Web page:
Integrity is doing the right thing, even when no one is watching.C.S. Lewis
Novelist and poet C.S. Lewis hit the nail right on the head. And so did bowhunting buddies Jeff McConnell and Brant Hoover, both in their mid-20s from Boise. Their true tale is a shining example of their upbringing, integrity and ethical behavior.
First, let’s lay a little groundwork. Jeff, age 25 and son of a Rocky Mountain Elk Foundation member, and Brant, age 24, both hunted with their fathers as long as they could remember. In fact, they’d never hunted with partners other than their dads. That changed when Jeff’s father recently had knee surgery, leaving the son to fend on his own, that is, until he ran into Brant in an archery shop three months before the 2013 bow season. Instantly, they hit it off, shared their elk hunting obsessions, stayed in touch and planned to hook up in the fall.
When the temperatures started to drop and the bowhunt season arrived, McConnell and Hoover met in the backcountry of west-central Idaho near McCall. Conditions were ideal. It looked like rain yet the skies remained dry despite their gray, overcast appearance. The two hunters passed through meadow after high country meadow, scouting mud holes and scanning the horizon. At the sixth meadow, they jumped a bull and a few cows that quickly headed for safety into the forest, yet for some reason one cow remained.
“What we didn’t notice was a calf in the wallow,” Jeff said. “It was wallowing around and we could hear it like it was using the wallow, but after a while we heard a cow mewing in the woods. It was like a lost cow mew as if she was searching for her baby or something so we stood up and saw this calf was stuck.”
Sure enough, a mucky sludge-like wallow, always a magnet of sorts for a bull in the rut, claimed a much smaller victim. The young calf remained stranded as the cow looked on from a short distance away continuing to mew.
“We approached the calf slowly. I had never heard that shrill screaming sound it was making and she was scaring us as much as we were scaring her. The closer we got, the louder it got,” said McConnell. “When we got really close, the mom came charging into the meadow and was barking at us from 45 to 50 yards away. We both ran away from the calf because we were like ‘Oh crap something may happen here!’ because they can be mean when you’re close to their babies.”
Brant and Jeff took off in separate directions before slowly and cautiously returning to the wallow. They took a step in the muck toward the calf and instantly sunk in almost to their waists quickly realizing they were jeopardizing their own safety.
“We thought we may get ourselves in trouble,” Jeff said.
They formulated and acted on a plan to gather sticks and branches that would supply more stable footing. Jeff recorded video (see below) on his phone as Brant grabbed the calf’s hind legs and started to pull. After a while it became obvious this would be a two person job so McConnell put down his phone to help out.
“We both grabbed a hind leg,” Jeff said. “I started to pet her and she calmed down as we pulled her out as far as we could. We just got on the other side of the mud hole and tripped and she kicked the crap out of us. From there, she had the option to go between us to her mother or jump back in the mud and she jumped back in the mud. We were disappointed. It started to rain and we needed to get out of the woods. The mud stunk and we were covered in it. It was sticky and nasty.”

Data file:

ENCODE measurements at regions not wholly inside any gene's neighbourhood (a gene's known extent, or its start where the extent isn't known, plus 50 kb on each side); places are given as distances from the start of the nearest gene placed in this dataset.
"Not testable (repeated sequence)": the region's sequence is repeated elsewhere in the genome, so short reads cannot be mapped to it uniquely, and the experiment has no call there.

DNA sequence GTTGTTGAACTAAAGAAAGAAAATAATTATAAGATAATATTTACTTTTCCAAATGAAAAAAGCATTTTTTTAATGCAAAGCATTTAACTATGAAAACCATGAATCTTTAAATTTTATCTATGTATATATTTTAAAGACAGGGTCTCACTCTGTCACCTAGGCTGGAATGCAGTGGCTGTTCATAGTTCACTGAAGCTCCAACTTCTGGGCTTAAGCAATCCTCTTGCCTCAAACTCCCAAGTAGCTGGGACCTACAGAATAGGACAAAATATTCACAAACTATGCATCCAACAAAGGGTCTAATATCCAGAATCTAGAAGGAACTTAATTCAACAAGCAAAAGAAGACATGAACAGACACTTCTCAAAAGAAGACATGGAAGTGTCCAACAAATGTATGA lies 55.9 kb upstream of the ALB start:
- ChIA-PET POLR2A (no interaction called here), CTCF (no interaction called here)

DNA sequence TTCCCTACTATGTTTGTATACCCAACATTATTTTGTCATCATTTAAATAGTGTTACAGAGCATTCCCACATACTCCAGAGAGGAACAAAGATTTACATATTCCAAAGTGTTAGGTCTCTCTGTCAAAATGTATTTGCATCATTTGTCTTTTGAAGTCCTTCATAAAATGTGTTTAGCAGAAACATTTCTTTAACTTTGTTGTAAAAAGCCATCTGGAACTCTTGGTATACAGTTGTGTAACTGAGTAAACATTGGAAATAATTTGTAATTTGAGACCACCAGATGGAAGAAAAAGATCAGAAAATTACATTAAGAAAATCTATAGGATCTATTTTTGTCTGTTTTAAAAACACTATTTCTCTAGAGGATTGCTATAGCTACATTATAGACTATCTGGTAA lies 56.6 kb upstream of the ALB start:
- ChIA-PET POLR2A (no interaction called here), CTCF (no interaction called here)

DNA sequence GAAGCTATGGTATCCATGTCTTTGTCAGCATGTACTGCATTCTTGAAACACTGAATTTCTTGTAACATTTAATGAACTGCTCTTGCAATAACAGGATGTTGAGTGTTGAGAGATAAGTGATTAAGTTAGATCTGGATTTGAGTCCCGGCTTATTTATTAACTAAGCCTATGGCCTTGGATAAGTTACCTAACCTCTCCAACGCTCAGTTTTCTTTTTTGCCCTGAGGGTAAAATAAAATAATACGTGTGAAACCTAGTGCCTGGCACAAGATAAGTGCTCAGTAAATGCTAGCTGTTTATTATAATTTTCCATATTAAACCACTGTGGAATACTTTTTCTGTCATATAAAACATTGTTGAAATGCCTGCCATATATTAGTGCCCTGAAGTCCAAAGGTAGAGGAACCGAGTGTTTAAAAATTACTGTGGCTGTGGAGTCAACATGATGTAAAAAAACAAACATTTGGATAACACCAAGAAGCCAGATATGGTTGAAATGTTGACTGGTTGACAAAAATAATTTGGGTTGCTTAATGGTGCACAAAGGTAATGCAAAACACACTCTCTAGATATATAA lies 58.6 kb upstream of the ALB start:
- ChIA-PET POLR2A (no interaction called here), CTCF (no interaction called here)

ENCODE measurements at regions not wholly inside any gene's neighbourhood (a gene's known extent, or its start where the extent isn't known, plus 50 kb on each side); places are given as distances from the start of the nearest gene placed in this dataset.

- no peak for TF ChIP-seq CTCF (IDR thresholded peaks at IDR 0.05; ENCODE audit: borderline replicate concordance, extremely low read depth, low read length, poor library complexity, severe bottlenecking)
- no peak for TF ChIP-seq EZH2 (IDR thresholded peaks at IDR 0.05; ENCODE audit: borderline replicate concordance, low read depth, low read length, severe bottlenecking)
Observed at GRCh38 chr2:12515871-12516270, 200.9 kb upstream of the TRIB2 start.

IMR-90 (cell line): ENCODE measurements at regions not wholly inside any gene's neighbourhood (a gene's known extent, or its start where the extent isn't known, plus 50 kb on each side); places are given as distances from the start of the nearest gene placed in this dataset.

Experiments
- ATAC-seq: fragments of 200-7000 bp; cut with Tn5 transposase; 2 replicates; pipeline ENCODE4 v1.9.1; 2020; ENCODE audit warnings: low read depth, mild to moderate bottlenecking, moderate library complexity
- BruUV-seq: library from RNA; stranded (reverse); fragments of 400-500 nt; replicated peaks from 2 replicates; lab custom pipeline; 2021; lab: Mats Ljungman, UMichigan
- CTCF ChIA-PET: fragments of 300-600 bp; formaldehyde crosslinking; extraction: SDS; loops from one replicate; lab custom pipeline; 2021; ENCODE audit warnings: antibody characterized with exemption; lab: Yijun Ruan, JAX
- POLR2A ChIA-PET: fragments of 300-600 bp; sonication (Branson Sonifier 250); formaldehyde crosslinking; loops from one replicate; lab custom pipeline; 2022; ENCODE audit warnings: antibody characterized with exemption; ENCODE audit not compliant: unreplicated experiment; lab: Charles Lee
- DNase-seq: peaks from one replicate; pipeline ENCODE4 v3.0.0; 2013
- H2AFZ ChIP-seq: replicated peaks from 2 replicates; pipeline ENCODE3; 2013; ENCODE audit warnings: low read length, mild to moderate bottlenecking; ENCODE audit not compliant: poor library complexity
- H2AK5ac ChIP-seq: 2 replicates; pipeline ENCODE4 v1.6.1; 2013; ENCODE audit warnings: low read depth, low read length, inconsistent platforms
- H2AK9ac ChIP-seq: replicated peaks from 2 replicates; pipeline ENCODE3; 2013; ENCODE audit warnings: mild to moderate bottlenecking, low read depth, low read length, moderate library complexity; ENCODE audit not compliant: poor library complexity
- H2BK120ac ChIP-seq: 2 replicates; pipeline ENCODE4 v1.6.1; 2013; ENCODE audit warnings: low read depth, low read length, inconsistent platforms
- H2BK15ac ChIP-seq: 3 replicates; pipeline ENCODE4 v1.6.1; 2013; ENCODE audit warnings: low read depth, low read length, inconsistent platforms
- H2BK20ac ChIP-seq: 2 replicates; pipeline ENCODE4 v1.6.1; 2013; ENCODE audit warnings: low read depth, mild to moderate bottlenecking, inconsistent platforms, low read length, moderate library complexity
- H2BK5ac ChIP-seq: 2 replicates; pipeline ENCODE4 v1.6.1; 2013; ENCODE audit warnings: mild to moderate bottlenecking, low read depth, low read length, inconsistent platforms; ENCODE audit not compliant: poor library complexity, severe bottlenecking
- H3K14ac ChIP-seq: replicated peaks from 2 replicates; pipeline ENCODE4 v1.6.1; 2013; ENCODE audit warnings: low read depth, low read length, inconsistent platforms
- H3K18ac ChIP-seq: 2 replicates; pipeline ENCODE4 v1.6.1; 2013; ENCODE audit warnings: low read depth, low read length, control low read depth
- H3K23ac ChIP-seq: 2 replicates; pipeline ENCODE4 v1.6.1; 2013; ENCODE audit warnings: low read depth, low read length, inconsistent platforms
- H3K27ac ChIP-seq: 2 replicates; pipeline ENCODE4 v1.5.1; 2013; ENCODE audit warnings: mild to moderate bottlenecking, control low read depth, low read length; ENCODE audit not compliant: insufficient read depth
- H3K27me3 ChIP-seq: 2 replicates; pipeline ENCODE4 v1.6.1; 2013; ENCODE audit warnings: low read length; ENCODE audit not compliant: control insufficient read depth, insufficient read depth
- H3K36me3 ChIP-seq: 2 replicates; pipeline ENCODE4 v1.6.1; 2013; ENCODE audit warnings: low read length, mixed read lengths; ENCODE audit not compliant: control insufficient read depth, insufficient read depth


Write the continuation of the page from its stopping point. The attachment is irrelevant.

During the struggle, Jeff took a swift kick to the chest but the calf instead connected with a couple of elk calls hanging around his neck. His chest was sore but not bruised. With the calf now further back in the wallow, the young hunters devised a new plan. This time they gathered a couple of big logs, dropping them where they could get better access to the calf and avoid sinking in the mud. Each of them again grabbed the calf by a hind leg and pulled her out a good 10 feet beyond the mud hole, dropped her and then ran back to guard the wallow to block any return.
It was pretty cool. We couldn’t sleep. We talked about it all night.Jeff McConnell“She stood up kind of slow. You could tell she was tired. She walked a little bit, looked back at us, and kind of trotted away. Then we both looked at each other like ‘That was the coolest thing that will probably ever happen to us in the middle of the woods!’ We both said we wouldn’t leave until we got her out of there. Hiking out of the woods, we couldn’t stop talking about it. It felt pretty good to know we did the right thing by rescuing that animal. It was pretty cool. We couldn’t sleep. We talked about it all night,” Jeff added.
The evening could’ve ended much, much differently with two “thwacks” from two bows. The hunters could’ve rather easily, and legally, filled their tags—one on a distressed calf stuck in a wallow and the other on a lingering mother cow. Instead, that would not and did not happen.
“Both of us were raised by our dads, raised in the wild and are hunters educated by our fathers who came from a time when there was more respect for animals back then,” Jeff said. “Nowadays so much stuff gets put on Facebook that it gets blown up by social media. It’s definitely something that needs to be illustrated that the younger generation, at least some of us, were raised with the dignity and integrity of the older generation of hunters.”
McConnell called the experience “a pretty big life-changing moment.” Consider the weight of that statement especially when you take into account it came from a young man of integrity nearing yet another life-changing moment—his marriage, that took place a mere three weeks later.
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